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Perfect Flan

In his safety control room, Homer pokes at all the donuts… [poking at each jelly donut in turn] [poke] Igh, lemon. [poke] Ugh, cherry. [poke] Ooh, custard. [poke] Mmmmm…. purple… — Homer, enjoying the finer things in life, “Homer Defined”

Hosted by Elise of Simply Recipes, the theme of this month’s Sugar High Friday is Cooking up Custard. Rich, creamy custard. I was almost tempted by Homer Simpson’s love for custard filled donuts in my search for an entry. But I chose to make a dish that was one of the first “real desserts” I ever baked on my own in my mother’s kitchen: flan.

Prior to attempting that first flan, I had mostly baked cookies and cakes from boxed mixes. And I baked them a lot. Looking back, I don’t remember exactly why I chose flan, but I do know that my mom played a part in my decision: she said that flan was too difficult and that I shouldn’t bother trying it. Let me tell you that she was wrong. That flan turned out wonderfully and so did this one.

This time, I used the Perfect Flan recipe from Bon Appetit. The only change I made was to infuse the caramel with vanilla as well as infusing the custard.

Don’t be intimidated by flan. Making the custard is easy, in large part because the cream cools slightly before you combine it with the eggs; the risk of curdling is quite low. The caramel doesn’t have to be cooked to a specific temperature, just make it a dark amber and pour it into ramekins. Boil water in a kettle for the water bath and bake. Refrigerate. Eat.

And while you’re eating, why don’t you check out the other custardy delights in this month’s roundup?

Perfect Flan
1 3/4 cups whipping cream
1 cup milk (preferably whole)
Pinch of salt
1/2 vanilla bean, split lengthwise
1 cup sugar
1/3 cup water
3 large eggs
2 large yolks
7 tablespoons sugar

Preheat oven to 350F.
Combine cream, milk, salt and vanilla bean in heavy medium saucepan. Bring to simmer over medium heat and remove from heat just as you start to see steam rise from the mixture. Let steep 30 minutes, then scrape seeds from vanilla bean into cream mixture. Discard pod, or save fo another use.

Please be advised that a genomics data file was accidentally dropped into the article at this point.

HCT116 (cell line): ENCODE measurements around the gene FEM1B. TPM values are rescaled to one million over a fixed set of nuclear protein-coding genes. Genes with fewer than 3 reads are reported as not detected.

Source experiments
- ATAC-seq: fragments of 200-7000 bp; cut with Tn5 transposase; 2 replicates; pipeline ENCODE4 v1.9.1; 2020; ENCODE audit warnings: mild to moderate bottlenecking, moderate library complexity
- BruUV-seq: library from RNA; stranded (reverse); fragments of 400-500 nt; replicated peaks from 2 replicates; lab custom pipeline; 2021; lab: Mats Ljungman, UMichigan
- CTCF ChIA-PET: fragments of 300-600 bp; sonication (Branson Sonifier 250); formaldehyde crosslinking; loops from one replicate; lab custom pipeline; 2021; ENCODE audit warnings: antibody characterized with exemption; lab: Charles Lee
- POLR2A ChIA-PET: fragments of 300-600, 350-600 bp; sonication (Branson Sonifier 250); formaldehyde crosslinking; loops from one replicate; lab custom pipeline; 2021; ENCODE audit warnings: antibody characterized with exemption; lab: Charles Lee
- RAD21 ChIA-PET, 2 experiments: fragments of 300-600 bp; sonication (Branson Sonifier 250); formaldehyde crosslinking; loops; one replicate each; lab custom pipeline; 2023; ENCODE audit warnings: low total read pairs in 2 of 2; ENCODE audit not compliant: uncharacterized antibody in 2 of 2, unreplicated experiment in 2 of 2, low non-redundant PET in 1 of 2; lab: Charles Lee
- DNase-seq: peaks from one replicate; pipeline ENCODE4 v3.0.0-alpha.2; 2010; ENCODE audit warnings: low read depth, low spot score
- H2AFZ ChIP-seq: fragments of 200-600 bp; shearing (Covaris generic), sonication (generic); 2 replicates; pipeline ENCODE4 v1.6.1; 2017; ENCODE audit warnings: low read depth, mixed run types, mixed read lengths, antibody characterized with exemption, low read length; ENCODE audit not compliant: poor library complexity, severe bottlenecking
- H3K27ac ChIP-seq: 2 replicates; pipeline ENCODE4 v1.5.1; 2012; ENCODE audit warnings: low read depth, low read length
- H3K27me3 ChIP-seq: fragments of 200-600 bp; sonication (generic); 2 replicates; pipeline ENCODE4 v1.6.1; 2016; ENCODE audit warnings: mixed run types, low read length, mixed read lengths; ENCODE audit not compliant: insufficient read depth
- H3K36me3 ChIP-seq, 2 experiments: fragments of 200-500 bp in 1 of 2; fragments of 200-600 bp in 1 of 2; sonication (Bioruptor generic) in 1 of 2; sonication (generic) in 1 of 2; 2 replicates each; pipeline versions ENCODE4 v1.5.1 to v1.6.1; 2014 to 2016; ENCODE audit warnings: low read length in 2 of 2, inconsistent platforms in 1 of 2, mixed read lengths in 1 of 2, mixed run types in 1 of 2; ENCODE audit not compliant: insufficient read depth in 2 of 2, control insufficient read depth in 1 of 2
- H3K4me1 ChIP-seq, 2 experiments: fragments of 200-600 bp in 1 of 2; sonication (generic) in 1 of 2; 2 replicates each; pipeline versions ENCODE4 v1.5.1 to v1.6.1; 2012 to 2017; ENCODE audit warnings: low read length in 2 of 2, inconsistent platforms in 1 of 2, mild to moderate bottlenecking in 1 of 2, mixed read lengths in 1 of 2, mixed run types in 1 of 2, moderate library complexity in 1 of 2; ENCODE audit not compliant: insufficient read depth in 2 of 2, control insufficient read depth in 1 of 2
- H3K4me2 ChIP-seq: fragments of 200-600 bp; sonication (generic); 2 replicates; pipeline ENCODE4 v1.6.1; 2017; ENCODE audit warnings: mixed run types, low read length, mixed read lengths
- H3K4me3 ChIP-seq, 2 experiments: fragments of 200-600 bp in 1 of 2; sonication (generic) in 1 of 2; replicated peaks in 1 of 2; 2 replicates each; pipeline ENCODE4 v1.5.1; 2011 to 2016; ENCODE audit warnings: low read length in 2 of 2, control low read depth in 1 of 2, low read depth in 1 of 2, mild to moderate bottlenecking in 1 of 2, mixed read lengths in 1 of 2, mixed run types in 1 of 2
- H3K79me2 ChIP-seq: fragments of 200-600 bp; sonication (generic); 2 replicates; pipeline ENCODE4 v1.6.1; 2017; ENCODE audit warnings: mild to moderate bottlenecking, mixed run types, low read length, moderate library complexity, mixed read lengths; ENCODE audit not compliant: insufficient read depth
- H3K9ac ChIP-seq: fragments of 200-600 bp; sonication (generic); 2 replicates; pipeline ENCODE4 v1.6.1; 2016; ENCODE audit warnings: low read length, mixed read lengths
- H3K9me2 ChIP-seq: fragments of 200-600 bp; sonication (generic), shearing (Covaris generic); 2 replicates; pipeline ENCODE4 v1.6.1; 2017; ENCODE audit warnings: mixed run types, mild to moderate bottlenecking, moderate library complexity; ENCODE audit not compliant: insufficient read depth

While the cream is cooling, combine 1 cup sugar and 1/3 cup water in another medium saucepan at medium heat. Stir until sugar dissolves. Turn up heat to high and cook until color becomes deep amber (about 10 minutes). Pour into each of sic 3/4 cup ramekins/custard cups. Tilt ramekins to coat bottoms. Set each into a 13x9x2-inch baking pan.

In a medium bowl, whisk (by hand or at a low speed) eggs, egg yolks and 7 tablespoons sugar until blended. Gradually whisk cream mixture into egg mixture, trying not to create too much froth or foam. Pour custard through small sieve or strainer into prepared ramekins, dividing evenly (should fill all ramekins nearly to the top). Place baking pan containing ramekins into oven, then carefully pour hot or boiling water into the pan so that it comes halfway up the sides of the ramekins. Take care not to get any water in the custard.
Bake until flans are just set, about 40 minutes. A very sharp knife inserted into the center of a custard should come out clean. Cool on a wire rack, then refrigerate for 2 hours or overnight.

To serve, run small sharp knife around flan to loosen. Invert onto small plate and carefully lift off ramekin allowing caramel syrup to run over flan.
Makkes 6.

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  • Mika
    September 16, 2005

    Looks delicious, although I am intimidated by the word flan. They have not turned out well in the past. I can see the vanilla seeds in your picture, yumm.

  • Sara
    September 16, 2005

    That looks very good. I have may have to try it now that I have decided I like custard.

  • joey
    September 16, 2005